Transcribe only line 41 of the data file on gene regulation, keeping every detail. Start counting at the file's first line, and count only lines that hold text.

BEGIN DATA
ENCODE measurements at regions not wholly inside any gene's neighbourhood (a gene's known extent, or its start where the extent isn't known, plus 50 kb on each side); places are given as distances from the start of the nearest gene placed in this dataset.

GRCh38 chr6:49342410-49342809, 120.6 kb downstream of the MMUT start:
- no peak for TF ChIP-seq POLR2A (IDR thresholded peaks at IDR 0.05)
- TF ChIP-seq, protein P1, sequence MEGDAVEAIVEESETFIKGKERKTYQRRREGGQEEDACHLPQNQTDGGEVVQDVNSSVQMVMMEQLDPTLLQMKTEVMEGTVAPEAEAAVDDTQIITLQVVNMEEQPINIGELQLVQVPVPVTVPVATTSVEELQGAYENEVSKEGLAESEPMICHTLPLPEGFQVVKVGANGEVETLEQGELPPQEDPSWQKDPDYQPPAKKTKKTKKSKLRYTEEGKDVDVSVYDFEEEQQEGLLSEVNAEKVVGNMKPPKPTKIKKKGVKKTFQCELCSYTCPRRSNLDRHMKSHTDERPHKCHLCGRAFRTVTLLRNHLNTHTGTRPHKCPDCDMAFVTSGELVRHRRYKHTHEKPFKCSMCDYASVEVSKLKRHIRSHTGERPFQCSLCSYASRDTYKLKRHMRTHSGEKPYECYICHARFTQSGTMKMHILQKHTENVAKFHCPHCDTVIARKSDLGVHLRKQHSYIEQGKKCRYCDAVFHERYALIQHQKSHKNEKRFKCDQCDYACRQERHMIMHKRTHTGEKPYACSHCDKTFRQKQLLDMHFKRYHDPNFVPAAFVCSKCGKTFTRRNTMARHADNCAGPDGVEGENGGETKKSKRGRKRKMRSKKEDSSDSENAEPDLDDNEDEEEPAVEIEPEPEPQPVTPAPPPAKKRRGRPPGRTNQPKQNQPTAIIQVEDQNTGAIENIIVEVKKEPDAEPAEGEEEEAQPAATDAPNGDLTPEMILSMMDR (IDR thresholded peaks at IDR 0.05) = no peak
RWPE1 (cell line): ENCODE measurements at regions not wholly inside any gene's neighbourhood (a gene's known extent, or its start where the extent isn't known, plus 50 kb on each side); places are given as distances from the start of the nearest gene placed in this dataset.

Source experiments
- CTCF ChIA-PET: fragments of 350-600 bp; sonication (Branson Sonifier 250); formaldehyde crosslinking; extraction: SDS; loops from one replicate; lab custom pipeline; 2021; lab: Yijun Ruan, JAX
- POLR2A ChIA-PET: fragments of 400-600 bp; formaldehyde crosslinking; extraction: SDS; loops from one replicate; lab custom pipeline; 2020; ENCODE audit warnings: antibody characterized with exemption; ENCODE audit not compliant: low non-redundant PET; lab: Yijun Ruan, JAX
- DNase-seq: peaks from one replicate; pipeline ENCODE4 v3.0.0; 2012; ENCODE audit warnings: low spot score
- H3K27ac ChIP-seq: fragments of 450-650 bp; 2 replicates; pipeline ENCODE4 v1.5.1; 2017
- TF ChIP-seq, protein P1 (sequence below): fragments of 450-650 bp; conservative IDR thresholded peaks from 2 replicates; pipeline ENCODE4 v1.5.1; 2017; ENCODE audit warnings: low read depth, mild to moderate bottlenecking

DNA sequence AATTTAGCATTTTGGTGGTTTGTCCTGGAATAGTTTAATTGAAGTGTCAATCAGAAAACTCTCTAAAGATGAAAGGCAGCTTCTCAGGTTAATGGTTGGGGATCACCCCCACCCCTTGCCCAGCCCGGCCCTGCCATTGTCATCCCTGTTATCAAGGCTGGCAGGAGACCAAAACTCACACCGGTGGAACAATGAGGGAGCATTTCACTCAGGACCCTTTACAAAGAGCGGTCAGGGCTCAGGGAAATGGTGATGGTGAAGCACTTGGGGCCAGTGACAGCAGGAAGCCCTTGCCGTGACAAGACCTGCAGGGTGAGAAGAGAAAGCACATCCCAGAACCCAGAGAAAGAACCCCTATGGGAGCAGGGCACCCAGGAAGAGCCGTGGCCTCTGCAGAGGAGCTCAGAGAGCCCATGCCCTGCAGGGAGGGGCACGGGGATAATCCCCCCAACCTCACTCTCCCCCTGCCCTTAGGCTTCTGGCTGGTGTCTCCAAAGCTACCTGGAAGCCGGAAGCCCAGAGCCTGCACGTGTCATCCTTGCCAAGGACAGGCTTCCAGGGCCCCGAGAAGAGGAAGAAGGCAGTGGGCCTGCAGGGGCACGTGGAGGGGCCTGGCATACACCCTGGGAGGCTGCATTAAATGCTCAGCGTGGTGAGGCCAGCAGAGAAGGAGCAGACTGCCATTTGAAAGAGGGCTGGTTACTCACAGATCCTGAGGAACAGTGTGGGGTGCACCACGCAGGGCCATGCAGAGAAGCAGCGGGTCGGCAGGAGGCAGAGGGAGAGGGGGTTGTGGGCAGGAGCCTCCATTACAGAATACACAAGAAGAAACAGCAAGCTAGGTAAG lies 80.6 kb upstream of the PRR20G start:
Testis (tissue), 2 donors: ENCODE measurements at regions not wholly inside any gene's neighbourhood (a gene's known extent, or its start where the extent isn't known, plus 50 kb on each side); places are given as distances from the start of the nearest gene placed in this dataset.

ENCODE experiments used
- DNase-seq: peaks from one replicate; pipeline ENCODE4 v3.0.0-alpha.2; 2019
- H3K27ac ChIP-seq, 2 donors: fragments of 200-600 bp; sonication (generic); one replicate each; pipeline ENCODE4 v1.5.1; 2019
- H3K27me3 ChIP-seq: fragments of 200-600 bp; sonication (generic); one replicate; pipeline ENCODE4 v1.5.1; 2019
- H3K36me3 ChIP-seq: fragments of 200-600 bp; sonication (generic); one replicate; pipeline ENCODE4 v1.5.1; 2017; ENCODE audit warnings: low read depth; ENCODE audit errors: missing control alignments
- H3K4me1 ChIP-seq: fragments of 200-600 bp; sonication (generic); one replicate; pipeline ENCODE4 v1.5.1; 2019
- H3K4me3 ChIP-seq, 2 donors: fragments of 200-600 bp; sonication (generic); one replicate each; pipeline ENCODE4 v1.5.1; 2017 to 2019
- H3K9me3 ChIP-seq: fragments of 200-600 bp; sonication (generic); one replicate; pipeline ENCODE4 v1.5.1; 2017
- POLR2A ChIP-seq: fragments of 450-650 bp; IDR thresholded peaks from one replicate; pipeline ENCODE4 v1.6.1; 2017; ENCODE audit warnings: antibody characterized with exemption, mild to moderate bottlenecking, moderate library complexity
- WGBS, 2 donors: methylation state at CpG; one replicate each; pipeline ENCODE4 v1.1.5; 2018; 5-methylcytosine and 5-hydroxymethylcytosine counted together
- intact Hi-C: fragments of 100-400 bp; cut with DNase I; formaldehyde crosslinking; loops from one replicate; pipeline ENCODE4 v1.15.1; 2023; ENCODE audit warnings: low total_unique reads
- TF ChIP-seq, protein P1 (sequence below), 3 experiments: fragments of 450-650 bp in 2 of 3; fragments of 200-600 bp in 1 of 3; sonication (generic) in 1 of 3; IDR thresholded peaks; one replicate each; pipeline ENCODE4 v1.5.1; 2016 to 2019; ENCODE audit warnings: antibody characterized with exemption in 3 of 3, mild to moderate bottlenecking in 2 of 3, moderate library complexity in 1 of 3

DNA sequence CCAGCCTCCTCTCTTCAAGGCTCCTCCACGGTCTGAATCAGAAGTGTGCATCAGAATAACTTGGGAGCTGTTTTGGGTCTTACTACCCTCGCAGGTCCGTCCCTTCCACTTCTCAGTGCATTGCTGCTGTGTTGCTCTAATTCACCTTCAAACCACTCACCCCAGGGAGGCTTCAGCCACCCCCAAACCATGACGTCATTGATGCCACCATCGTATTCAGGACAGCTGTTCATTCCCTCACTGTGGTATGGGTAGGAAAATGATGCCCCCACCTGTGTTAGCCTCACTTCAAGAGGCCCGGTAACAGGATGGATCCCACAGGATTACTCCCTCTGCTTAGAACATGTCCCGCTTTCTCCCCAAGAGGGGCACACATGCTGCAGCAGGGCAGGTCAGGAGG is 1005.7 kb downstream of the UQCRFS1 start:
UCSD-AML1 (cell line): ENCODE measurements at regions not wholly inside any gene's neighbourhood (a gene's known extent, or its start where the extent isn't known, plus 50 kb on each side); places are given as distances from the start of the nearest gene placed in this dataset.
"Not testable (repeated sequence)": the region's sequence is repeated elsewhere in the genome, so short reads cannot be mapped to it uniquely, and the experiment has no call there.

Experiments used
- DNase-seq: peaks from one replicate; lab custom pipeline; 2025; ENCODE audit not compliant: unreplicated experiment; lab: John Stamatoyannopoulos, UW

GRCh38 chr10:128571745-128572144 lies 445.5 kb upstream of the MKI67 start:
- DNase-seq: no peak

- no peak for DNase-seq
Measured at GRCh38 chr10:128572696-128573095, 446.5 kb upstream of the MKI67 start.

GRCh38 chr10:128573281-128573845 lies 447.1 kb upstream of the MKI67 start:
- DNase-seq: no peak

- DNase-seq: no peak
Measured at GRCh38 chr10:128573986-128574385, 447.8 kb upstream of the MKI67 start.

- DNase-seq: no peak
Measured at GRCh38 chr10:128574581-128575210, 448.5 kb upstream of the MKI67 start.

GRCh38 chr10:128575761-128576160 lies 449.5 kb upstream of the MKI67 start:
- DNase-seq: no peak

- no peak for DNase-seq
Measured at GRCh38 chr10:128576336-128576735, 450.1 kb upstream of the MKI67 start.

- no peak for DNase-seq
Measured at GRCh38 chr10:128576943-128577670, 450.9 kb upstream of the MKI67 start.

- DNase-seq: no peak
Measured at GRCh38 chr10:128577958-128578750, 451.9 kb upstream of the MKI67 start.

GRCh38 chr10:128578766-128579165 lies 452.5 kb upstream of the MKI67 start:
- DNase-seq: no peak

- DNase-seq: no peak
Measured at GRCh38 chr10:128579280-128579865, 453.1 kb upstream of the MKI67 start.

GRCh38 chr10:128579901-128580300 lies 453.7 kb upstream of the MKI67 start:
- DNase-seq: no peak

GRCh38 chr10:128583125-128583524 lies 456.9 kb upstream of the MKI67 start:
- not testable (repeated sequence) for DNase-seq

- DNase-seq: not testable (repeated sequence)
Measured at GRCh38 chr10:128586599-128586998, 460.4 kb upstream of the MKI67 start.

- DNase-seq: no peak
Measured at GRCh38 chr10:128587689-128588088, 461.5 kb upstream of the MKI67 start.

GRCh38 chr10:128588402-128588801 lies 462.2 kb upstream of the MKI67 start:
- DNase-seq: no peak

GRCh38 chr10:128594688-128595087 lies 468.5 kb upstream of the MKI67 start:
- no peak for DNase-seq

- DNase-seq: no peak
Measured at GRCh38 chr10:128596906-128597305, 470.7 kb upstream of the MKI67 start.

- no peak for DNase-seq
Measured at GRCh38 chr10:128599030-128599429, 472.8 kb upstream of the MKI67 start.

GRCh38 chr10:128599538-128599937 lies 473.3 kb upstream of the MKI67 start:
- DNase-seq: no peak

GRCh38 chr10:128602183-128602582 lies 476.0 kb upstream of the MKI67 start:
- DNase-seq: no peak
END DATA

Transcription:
GRCh38 chr10:128575761-128576160 lies 449.5 kb upstream of the MKI67 start: